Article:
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The Instant Replay, with its red straight-back chairs, large front windows and homey, have-a-hamburger atmosphere, looks more like a lunch counter than a bar, which is the way Bennett wants it. As a schoolteacher he retains a slightly puritanical approach to his new business, preferring to call the Replay a "restaurant," although the fare is largely limited to hamburgers. He serves only wine and beer, primarily because he thinks male jocks are beer drinkers and female jocks are wine drinkers, but also because he doesn't want to assume the responsibility hard liquor involves. Still, an occasional drunk will wander into the place by mistake, momentarily despoiling the locker-room ambience Bennett so assiduously cultivates.
Such occurrences are rare, however. The Replay is so jockish in conversation, entertainment and decor—the walls are adorned with action photographs of myriad Santa Barbara sports events—that patrons accustomed to more conventional watering holes become quickly disoriented, especially when they perceive that the game on the back-wall screen isn't the Rams and the Cowboys but the Sockers and Nick's Chicks.
Or, perhaps even lawn bowlers. On a recent afternoon Bennett packed up his camera and portable tape machine and headed for a tournament at the Santa Barbara Lawn Bowling Club a block away. It was, of course, a sunny day, and the setting was as pastoral and serene as a painting by Renoir. The bowling green was marble smooth and shaded by a profusion of trees—palms and eucalypti and a gigantic Moreton Bay fig whose branches spread protectively over the elderly bowlers. The Spanish towers of the old Arlington Theater rose in the distance, framed against the hazy blue peaks of the Santa Ynez Mountains. The bowlers wore white, and because many of them were British expatriates, they seemed to have been transported to Santa Barbara from another century.
Into this gauzy scene strode the lantern-jawed Bennett in his yellow shirt, camera perched on his shoulder, bustling among the bowlers as if he were filming the Game of the Week. He was, predictably, the object of much curiosity. "You mean he's photographing us for television?" a woman in an umbrella hat inquired. "Incredible." Simply by being there, Bennett was drumming up business for the Replay, although it did occur to him that the elegant old lawn bowlers were hardly the sort of people who would lose an afternoon watching TV in a bar. Still, they were gratified to learn that they could see themselves that very afternoon if they wished, at a place so nearby. "As I understand it, you will give me a replay for a beer," a gray-haired woman said in a cultivated British accent.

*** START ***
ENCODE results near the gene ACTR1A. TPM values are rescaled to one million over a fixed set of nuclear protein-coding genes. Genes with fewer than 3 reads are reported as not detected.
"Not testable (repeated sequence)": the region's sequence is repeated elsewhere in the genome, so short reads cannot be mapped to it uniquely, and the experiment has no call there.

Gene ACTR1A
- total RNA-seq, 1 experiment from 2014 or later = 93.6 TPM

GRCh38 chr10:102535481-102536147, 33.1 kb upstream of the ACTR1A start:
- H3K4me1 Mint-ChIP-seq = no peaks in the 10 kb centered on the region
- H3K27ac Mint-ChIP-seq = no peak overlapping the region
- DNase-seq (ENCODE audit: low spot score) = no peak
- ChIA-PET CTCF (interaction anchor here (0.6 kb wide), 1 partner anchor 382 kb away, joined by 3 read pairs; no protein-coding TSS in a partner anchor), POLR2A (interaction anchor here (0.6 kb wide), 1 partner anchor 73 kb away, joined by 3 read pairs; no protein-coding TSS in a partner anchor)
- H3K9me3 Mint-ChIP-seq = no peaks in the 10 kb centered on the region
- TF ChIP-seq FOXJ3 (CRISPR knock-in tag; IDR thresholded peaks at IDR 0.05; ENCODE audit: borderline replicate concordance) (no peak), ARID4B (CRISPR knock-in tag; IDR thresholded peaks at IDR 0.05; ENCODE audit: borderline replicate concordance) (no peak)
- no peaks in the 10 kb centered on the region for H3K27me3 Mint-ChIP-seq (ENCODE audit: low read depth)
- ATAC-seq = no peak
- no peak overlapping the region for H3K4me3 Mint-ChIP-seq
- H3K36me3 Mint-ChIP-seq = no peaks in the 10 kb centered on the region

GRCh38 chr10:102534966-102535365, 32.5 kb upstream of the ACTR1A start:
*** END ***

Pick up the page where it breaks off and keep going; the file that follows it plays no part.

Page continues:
Bennett moved on, focusing his camera on a portly septuagenarian in white shorts and a pith helmet. "I'm planning to do four hours on lawn bowling," he said. "These people say they'll come to watch." But he knew that lawn bowling was a gamble. Rugby, his subject later in the day, wasn't. "I like rugby players because they're good beer drinkers and they're big eaters, too."
Ruggers, softballers, lawn bowlers, women soccer players, volleyballers—all come to the Instant Replay, a bar that truly makes a statement on the human condition. "It's thrilling to see yourself score," says Replay customer Alissa Arp, a center forward for the Sockers and a graduate student in marine biology at U.C.- Santa Barbara. "I played football through the college level," says rugger Rizzo, "and we always had films. But they were used so the coaches could get on you. Here, you just have a few beers and enjoy yourself. You can see for yourself what you're doing wrong and there's nobody to get on you."
So far the Bennetts haven't gotten rich operating their unusual tavern, but they're staying afloat and they're having as much fun, for all of the labor, as their customers. "Basically, we're an athletic family, a crazy family, not a normal family," says Oleta, who quit her job as a counselor for the Santa Barbara County Probation Department to help out at the Replay. "I listen to the conversations in here, and it seems to me that a lot of these jocks can't really have a close relationship with one another except through sports. They rarely look deeply into themselves. Maybe that's why they like to see themselves up there."
Non-jocks have also tried to get in on Bennett's act. He did agree to tape a rock concert rehearsal and he has filmed a wedding reception that was held, conveniently, in the Replay, but he rejected a suggestion from a known porno operator that he enliven his format with X-rated material. These are mere aberrations, though. Bennett holds firm to his original scheme. "This," he says, with determination, "is a jock bar."
Bennett enjoys telling of the night an attractive young woman dropped in, obviously noticing that the Replay was populated with fit young men. She sat unattended at the bar as, to her amazement, the men spent their time shouting at their images on the screen. After some minutes of this, she turned to Bennett and asked, "Say, what kind of a place is this, anyway?" She couldn't have known what a good question that was.